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The CRISPR/Cas9 system inactivates latent HIV-1 proviral DNA

Retrovirology201512:22

https://doi.org/10.1186/s12977-015-0150-z

Received: 25 November 2014

Accepted: 9 February 2015

Published: 27 February 2015

Abstract

Background

Highly active antiretroviral therapy (HAART) has transformed HIV-1 infection from a deadly disease to a manageable chronic illness, albeit does not provide a cure. The recently developed genome editing system called CRISPR/Cas9 offers a new tool to inactivate the integrated latent HIV-1 DNA and may serve as a new avenue toward cure.

Findings

We tested 10 sites in HIV-1 DNA that can be targeted by CRISPR/Cas9. The engineered CRISPR/Cas9 system was introduced into the JLat10.6 cells that are latently infected by HIV-1. The sequencing results showed that each target site in HIV-1 DNA was efficiently mutated by CRISPR/Cas9 with the target site in the second exon of Rev (called T10) exhibiting the highest degree of mutation. As a result, HIV-1 gene expression and virus production were significantly diminished with T10 causing a 20-fold reduction.

Conclusions

The CRISPR/Cas9 complex efficiently mutates and deactivates HIV-1 proviral DNA in latently infected Jurkat cells. Our results also revealed a highly efficient Cas9 target site within the second exon of Rev that represents a promising target to be further explored in the CRISPR/Cas9-based cure strategy.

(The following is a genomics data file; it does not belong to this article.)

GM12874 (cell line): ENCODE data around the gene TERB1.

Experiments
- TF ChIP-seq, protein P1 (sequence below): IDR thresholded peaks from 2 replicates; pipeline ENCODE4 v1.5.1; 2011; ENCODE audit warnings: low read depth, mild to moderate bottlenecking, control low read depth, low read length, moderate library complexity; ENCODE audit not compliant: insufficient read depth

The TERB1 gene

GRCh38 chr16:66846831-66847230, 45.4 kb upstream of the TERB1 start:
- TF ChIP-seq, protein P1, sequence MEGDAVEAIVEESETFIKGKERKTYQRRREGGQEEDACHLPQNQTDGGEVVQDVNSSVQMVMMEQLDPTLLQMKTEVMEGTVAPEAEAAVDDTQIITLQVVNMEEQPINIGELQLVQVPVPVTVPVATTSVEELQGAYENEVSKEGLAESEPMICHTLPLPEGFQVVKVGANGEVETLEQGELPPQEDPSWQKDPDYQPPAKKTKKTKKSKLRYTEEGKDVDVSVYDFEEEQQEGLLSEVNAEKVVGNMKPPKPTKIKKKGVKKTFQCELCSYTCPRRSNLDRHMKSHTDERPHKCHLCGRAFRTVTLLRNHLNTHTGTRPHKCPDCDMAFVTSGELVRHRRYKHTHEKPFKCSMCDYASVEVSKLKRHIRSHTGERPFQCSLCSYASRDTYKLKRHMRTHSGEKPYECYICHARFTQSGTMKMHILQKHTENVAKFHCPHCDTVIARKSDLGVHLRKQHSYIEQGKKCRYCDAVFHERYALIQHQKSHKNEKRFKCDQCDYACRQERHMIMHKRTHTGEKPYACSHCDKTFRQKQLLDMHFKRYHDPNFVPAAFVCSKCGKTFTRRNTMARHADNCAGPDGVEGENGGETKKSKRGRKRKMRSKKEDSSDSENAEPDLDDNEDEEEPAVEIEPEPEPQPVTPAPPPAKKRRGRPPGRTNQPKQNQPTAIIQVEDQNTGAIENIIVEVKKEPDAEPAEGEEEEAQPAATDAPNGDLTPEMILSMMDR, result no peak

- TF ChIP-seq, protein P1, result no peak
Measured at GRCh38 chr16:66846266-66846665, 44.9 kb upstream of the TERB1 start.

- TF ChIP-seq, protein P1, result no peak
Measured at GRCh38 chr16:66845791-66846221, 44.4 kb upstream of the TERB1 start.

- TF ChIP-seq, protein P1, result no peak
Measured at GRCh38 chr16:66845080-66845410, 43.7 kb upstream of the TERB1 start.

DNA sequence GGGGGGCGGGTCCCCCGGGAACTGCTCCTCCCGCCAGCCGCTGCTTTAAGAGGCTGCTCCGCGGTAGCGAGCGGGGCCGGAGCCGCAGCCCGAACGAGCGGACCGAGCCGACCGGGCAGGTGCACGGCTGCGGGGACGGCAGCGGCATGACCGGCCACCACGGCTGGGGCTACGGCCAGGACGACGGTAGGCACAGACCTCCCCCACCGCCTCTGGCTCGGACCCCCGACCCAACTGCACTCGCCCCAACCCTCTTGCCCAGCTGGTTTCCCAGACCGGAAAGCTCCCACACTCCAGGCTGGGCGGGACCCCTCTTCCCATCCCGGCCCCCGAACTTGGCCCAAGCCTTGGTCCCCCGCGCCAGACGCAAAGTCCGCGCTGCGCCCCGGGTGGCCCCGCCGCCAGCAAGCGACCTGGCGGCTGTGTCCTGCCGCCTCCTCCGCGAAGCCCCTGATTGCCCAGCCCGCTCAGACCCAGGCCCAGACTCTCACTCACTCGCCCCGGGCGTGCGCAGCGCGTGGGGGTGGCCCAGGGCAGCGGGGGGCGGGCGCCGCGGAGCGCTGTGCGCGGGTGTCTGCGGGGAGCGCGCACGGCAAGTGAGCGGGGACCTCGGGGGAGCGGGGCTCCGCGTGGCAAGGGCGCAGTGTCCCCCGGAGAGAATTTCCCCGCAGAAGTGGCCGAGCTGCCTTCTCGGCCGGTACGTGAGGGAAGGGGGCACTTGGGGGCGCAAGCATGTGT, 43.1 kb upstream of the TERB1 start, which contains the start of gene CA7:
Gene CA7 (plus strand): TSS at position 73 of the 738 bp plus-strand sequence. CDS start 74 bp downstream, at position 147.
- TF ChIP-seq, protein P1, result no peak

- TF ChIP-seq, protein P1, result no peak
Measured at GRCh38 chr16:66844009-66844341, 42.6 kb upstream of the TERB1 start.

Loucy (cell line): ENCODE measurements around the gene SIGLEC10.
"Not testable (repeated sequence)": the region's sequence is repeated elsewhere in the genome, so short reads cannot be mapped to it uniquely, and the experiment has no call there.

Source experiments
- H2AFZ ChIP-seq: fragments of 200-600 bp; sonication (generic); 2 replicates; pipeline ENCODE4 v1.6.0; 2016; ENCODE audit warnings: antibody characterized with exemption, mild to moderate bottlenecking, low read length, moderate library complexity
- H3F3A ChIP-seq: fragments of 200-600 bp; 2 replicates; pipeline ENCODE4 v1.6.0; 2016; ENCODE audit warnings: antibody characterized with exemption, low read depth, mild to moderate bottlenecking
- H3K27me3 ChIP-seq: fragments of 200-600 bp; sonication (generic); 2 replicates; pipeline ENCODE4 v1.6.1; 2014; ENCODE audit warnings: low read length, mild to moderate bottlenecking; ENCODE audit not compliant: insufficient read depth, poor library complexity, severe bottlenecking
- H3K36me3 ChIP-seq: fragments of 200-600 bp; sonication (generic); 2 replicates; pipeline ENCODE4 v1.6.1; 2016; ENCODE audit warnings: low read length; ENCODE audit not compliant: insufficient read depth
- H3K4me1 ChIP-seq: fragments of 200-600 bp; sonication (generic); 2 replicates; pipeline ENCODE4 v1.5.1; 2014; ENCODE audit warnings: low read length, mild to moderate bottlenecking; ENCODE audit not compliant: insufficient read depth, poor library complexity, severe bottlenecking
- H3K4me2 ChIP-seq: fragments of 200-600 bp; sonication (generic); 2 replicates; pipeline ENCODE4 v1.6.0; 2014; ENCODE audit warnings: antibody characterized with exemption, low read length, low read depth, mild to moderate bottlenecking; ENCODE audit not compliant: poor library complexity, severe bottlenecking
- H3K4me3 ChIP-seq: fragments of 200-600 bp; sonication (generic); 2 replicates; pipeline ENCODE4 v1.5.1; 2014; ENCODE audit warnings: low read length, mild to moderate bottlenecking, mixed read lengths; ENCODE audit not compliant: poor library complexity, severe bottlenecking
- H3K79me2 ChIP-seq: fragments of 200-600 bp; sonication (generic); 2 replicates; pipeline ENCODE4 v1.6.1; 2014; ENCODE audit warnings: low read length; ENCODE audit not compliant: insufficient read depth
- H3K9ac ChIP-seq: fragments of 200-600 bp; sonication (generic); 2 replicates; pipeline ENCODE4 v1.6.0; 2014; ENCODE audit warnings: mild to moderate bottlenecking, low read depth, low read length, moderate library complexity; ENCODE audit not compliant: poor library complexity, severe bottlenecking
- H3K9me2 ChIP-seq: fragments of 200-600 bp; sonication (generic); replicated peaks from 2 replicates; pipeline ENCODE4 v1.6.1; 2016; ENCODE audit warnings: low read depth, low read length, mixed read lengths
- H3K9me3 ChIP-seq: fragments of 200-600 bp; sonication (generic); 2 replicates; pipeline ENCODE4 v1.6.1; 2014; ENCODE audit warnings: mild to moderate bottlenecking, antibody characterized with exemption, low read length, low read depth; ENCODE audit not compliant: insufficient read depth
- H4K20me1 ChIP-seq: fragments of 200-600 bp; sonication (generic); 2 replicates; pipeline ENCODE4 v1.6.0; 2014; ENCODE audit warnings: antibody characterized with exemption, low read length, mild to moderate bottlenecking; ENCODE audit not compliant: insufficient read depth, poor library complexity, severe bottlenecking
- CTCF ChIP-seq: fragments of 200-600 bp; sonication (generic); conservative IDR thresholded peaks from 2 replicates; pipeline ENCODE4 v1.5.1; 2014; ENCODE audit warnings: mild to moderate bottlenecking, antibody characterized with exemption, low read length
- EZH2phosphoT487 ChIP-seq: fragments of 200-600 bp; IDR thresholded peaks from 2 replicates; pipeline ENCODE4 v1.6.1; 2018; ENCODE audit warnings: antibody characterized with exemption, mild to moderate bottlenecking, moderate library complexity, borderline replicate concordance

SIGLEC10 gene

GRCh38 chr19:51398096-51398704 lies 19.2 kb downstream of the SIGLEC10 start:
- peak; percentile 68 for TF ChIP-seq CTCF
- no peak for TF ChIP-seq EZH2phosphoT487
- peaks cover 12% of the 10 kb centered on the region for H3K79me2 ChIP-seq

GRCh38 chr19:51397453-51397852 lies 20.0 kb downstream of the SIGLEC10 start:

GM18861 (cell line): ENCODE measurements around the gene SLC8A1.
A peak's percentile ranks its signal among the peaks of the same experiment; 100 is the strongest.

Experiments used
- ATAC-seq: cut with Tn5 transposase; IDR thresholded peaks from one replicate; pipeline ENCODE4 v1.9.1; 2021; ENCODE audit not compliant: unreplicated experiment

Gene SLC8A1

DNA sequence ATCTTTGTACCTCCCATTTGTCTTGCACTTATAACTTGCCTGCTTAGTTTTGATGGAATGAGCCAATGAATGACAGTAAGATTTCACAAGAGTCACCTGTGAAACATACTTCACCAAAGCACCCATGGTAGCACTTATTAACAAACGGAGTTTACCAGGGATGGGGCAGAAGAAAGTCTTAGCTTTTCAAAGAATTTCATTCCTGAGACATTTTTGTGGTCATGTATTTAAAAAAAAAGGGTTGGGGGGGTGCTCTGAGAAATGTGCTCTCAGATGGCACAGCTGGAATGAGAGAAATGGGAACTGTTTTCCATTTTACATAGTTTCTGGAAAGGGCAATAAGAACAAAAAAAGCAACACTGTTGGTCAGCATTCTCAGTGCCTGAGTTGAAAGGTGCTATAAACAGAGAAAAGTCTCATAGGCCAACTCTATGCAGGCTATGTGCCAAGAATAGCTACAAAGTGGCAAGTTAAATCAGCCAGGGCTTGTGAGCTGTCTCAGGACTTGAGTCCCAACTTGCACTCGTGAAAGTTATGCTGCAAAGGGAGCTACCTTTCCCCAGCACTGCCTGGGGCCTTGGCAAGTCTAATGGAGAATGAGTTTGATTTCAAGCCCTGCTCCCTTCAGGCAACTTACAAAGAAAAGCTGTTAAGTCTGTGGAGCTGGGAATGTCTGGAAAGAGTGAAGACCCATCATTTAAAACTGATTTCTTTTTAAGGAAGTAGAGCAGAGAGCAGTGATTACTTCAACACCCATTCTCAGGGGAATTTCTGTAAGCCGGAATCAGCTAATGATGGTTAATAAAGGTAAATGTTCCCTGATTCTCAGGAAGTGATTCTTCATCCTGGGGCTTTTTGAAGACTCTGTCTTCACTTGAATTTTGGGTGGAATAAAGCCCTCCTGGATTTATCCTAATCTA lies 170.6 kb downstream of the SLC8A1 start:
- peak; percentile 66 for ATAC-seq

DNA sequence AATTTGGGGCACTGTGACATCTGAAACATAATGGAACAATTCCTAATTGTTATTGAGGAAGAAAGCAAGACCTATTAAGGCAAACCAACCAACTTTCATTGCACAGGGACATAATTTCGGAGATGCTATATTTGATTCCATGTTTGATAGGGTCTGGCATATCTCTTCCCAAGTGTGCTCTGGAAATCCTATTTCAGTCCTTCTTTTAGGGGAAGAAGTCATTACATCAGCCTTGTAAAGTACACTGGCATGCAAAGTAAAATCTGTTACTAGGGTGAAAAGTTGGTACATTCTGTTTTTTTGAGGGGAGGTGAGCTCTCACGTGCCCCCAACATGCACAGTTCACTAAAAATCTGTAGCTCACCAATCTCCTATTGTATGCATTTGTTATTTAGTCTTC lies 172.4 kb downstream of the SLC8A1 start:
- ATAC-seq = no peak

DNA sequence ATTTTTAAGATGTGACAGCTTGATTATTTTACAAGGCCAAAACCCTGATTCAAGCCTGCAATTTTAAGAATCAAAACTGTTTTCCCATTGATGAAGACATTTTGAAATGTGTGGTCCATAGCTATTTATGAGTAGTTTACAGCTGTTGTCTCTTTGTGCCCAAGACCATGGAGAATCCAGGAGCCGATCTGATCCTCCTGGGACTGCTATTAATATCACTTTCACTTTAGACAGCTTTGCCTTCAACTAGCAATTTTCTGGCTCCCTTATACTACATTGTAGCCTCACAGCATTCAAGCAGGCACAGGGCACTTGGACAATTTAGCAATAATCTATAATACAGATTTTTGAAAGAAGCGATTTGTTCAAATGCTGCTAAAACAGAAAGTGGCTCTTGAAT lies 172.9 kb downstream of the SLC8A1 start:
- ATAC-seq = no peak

Keywords

HIV-1ProvirusReservoirCRISPR/Cas9Genome editing

Findings

Current antiretroviral therapy (ART) enables control of HIV infection at both the individual level and on a global scale. As a result, steady declines have been seen in both numbers of new HIV infections as well as in HIV mortality rates [1,2]. Unfortunately, a cure of HIV infection has not yet been attained. One block to this ultimate goal is the persistence of HIV reservoirs that cannot be cleared by current ART [3]. The establishment of viral reservoirs requires the integration of HIV DNA into cellular genome [4]. Theoretically, deleting or deactivating proviral DNA should eliminate the source of HIV persistence, and may thus provide a valuable tool toward cure.